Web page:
I'm not blind drunk, I'm just blind.
As I said I wasn't made aware of the BBC's dramatization of Lord of the Rings until 2001, twenty years after its initial release. And even then I wasn't aware of the anniversary edition which added the opening and closing narrations by Frodo. But as I said it was a much better version than the NPR Playhouse version. Granted I do still somewhat enjoy that one, but after hearing this one I must conclude that it' is far superior. And of course it's far better than the films, as good as those admittedly were.
One thing I like about this version is that it stays more or less true to the characters as described in the book, which the films didn't always do.. A notable example is Treebeard. In the NPR playhouse version he was voiced by Tom Luce with a rather annoying echo effect added. Needless to say it made hm sound rather campy. In the films he was hostile towards the Hobbits at first and made them aware of Gandalf's survival long before they learned of it in the book. Here, actor Steven Thorn gives him a commanding yet somewat mischievous quality that I always did perceive in the character. And the Ents have a cool marching song which I'm sure was in the novel but here is excellently presented.
In short I don't think I stopped listening to this any longer than was absolutely necessary, such as for meal and bathroom breaks. But then back to it I went. And now that Audible has them I can carry them with me on my IPod anytime, which should come in useful particularly for long trips in the car. And tense or scary parts of the story really come off as tense or scary here, which is definitely a good thing! Excellent music and SFX combined with an excellent cast bring this tale fabulously to life. It's definitely worth the credits or the money.
Return of the King picks up right where Two Towers left off. After accidentally revealing himself to Sauron via the Palantir of Orthanc, Pippin is taken to the city of Minas Tirith by Gandalf, who suspects that Sauron's next move may be to target that city. Meri is put in the care of King Theoden of Rohan. Aragorn, Gimley and Legolas go in search of the mysterious Paths of the Dead, a haunted road which provides the only chance Aragorn has of reaching Minas Tirith before the city is lost. And Sam Gamgee embarks on a desperate mission to rescue Frodo who, left comatose by Shelob's venomous sting, was subsequently discovered by a band of Orc soldiers, though fortunately not before Sam, mistaking Frodo for dead and resolving to see the quest through to its end on his own if possible, took the Ring from his friend. But even if he succeeds, only time will tell whether they'll have the strength to see the quest through to its ultimate end, much less whether that end will come on Mount Doom with the destruction of the Ring.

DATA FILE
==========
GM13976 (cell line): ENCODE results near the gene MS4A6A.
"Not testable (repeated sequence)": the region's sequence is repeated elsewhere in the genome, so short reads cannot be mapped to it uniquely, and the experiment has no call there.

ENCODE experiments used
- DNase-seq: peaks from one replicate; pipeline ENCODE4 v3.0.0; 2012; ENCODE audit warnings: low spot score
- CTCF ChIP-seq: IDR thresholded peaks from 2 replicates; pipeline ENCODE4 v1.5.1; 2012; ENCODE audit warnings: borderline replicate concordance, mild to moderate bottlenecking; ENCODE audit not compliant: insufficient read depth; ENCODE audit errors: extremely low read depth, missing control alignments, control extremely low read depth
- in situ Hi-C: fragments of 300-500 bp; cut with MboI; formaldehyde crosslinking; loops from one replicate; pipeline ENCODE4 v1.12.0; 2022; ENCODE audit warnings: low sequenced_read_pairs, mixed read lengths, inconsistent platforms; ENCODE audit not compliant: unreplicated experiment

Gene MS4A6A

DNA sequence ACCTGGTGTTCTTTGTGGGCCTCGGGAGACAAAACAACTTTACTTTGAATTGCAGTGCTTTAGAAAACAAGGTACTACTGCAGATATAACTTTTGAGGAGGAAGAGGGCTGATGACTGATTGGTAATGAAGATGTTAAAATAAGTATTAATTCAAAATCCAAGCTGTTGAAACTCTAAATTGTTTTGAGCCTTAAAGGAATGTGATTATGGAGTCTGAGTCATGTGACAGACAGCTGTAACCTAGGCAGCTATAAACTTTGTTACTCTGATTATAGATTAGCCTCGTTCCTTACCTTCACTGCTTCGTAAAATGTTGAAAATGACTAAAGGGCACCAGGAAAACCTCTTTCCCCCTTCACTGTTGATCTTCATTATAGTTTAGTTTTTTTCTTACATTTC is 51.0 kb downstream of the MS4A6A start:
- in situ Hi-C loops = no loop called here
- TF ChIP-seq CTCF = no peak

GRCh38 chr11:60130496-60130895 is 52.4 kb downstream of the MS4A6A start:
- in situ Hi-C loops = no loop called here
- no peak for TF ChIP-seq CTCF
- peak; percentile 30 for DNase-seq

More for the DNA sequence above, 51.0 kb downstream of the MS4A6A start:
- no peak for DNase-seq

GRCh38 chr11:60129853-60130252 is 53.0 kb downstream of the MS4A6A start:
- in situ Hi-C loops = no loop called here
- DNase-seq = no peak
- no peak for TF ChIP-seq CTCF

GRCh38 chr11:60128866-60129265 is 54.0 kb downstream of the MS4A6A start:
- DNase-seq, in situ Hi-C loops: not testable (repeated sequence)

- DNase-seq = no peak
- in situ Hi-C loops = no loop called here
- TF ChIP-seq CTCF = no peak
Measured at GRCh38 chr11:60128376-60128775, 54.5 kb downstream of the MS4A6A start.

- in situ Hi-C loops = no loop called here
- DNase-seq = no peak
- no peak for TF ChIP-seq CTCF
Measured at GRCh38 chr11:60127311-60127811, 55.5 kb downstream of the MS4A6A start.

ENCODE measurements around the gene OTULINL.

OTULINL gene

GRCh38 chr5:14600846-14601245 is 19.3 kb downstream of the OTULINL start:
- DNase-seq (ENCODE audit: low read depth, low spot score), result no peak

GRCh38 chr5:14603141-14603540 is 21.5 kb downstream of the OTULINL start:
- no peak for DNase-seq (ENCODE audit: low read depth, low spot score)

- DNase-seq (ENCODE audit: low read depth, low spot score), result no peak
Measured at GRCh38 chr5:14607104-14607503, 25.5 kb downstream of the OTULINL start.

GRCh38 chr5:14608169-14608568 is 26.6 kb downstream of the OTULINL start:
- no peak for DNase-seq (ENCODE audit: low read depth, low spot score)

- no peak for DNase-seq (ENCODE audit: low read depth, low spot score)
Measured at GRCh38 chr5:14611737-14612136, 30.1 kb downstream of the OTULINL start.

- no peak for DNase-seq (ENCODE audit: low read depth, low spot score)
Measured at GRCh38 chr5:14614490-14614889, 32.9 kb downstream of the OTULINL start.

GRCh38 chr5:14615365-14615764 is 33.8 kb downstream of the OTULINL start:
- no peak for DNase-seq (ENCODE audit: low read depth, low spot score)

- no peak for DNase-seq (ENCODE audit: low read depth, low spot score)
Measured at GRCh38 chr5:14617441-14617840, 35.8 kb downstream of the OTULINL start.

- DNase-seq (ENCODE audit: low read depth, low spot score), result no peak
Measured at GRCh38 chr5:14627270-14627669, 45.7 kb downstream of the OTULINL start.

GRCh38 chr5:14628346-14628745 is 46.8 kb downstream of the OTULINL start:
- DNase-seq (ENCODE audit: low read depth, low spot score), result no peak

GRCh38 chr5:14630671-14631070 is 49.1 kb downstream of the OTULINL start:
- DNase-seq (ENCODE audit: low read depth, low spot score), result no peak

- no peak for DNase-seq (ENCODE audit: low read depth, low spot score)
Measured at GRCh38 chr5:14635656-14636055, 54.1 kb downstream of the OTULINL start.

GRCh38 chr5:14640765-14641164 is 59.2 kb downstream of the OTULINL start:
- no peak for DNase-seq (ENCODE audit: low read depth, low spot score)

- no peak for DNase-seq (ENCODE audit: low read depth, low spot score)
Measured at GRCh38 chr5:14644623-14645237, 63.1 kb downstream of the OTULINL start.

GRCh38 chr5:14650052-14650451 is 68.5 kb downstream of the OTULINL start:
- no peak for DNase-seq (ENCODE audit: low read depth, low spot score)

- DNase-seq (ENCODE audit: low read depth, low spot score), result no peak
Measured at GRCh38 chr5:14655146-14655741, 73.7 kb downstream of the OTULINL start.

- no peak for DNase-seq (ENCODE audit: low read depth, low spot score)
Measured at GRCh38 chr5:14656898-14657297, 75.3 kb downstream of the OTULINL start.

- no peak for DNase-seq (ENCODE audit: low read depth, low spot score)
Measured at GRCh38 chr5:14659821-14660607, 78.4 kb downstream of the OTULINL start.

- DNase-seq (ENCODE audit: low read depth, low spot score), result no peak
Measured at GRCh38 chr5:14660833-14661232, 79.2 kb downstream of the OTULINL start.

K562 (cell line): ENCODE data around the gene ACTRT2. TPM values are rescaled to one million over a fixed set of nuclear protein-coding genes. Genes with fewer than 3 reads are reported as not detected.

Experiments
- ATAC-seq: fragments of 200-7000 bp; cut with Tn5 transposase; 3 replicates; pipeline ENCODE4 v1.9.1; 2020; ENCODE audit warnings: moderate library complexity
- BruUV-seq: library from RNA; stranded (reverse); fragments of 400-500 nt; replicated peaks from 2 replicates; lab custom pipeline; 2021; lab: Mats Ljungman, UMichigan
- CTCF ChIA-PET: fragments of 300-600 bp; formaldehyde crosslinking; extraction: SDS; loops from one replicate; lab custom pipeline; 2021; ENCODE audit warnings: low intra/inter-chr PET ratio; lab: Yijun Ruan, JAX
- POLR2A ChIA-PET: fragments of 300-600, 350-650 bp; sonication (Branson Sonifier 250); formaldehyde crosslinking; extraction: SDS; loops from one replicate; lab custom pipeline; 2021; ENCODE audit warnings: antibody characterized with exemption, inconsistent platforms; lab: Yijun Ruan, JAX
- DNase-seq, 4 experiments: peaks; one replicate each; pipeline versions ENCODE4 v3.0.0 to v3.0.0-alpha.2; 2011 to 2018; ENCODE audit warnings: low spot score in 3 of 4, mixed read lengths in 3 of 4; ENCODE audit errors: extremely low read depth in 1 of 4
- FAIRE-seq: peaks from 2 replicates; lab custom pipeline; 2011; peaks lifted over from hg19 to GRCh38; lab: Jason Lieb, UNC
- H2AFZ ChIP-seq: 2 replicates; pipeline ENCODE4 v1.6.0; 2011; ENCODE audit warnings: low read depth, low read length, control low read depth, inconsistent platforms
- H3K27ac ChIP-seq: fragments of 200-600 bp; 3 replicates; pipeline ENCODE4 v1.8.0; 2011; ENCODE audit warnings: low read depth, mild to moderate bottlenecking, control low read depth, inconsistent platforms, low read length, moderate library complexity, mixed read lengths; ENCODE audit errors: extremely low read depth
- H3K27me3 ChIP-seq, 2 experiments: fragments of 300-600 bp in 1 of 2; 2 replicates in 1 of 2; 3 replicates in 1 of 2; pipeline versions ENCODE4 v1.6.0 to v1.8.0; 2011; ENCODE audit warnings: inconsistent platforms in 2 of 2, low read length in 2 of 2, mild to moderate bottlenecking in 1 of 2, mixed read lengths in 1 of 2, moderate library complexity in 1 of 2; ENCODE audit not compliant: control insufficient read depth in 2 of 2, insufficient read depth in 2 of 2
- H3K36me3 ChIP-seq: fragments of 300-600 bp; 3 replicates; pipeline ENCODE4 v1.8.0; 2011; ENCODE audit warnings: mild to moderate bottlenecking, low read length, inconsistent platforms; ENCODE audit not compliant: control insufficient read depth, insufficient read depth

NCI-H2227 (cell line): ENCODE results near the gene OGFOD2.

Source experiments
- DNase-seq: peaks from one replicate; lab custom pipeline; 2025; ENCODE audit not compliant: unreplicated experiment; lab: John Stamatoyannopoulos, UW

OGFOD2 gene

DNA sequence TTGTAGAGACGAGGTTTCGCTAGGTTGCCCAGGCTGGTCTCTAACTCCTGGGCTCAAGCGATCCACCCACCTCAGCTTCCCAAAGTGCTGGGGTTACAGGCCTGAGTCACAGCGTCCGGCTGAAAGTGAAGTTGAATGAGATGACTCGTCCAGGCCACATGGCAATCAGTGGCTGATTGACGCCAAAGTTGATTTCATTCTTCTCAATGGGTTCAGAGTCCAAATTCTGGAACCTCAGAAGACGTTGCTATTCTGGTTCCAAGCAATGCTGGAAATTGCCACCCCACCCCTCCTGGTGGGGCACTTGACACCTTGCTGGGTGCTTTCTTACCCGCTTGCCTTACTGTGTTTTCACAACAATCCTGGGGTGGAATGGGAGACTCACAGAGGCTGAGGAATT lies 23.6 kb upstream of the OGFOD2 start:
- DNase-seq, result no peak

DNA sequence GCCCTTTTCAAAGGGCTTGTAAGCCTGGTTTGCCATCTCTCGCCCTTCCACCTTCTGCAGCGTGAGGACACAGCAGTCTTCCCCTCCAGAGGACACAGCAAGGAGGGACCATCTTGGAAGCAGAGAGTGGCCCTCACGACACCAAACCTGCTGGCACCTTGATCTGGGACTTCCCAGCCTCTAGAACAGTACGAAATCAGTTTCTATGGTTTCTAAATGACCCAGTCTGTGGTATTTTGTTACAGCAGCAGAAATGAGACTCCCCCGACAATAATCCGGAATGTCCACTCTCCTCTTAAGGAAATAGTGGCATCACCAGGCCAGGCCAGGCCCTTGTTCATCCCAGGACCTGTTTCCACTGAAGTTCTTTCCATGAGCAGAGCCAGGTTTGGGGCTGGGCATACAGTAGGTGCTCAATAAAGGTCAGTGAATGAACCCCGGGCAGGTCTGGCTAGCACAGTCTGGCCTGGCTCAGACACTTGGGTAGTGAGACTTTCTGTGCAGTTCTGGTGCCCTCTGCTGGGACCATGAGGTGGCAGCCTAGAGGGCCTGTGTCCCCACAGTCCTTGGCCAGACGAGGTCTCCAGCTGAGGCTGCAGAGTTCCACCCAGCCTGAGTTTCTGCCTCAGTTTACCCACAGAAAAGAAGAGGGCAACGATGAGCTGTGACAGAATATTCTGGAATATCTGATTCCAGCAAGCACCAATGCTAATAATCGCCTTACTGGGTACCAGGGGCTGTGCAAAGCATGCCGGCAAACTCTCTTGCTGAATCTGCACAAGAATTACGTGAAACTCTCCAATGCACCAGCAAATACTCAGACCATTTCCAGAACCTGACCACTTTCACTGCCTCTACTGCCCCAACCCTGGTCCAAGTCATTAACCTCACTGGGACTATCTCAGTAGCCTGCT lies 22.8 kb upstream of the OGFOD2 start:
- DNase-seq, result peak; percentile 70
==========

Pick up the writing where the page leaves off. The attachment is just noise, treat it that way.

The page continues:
As with the first two installments, the BBC did an excellent job on this one. Ian Holm does an excellent job of conveying the terrible changes the ordeal has wrought in Frodo, and definitely leagues better than Elijah Wood's rather wussy performance in the films. Peter Woodthorpe is the perfect combination of scary and pathetic in his portrayal of Gollum. So all in all this is an excellent production surpassed only by the Rob Inglis narrated unabridged productions, which Audible has finally made available. So if you haven't given this production a listen you might just be in for a good time.
I've been a fan of the Lord of the Rings for about twenty years now, ever since the age of eleven. It wasn't until I was 21, however, that I learned of this particular production. This production, quite frankly, beats the crap out of the 1979 NPR Playhouse version. The music in this production is absolutely excellent and the cast is amazing. Michael Hordern plays the sort of Gandalf I would feel comfortable trusting my life to. Robert Stevens' no-nonsense portrayal of Aragorn is also what I would have expected. It's much better than Viggo Mortensen's Hollywood influenced portrayal. Don't mistake me. I was very impressed with the movies over all and in fact I own them. But I didn't like how Peter Jackson changed certain things and explicitly went against Tolkien's writings in so doing. This radiodrama is extremely faithful to the novels, lacking only the Tom Bombadil section. It also expands on the events that led to Sauron's discovering the truth of the Ring's continued existence, even showing a bit of Gollum's torture at the hands of the Mouth of Sauron.
All in all I really enjoyed this production, particularly the newer version which includes extra material at the beginning and end of each novel. And rather than detracting from the story this new material (consisting of opening and closing narration by Ian Holm as Frodo), sets the stage for the next presentation and then refreshes the listener's memory about how the prior one ended. Combine excellent acting with generally high quality sound effects with excellently-composed music and you have a program well worth your time. The only odd effect I can find is that the horses of the Nine sound more like tapdancers' shoes. The cast, however, was excellently chosen. And I really liked how Ian Holm, who plays Frodo here, later went on to star as the aging Bilbo in the film trilogy. So if you haven't already you should give this one a go. You might just be in for a good tim
For what it is, it is brilliantly done. I'm just too fond of this story (the whole story) to be fully content with an abridged rendition.
That said, I take less exception to what was cut/changed (text and content-wise) in this version than some of the things done in the 2001 film. One of my favourite moments is the Fords of Bruinen as it was written, and that spirit is kept in this dramatization.
Five stars for dramatization, but only four as 'The Fellowship of the Ring' since it is missing so very much. It seems 'Fellowship' is usually the part of the trilogy that is cut down the most for dramatization.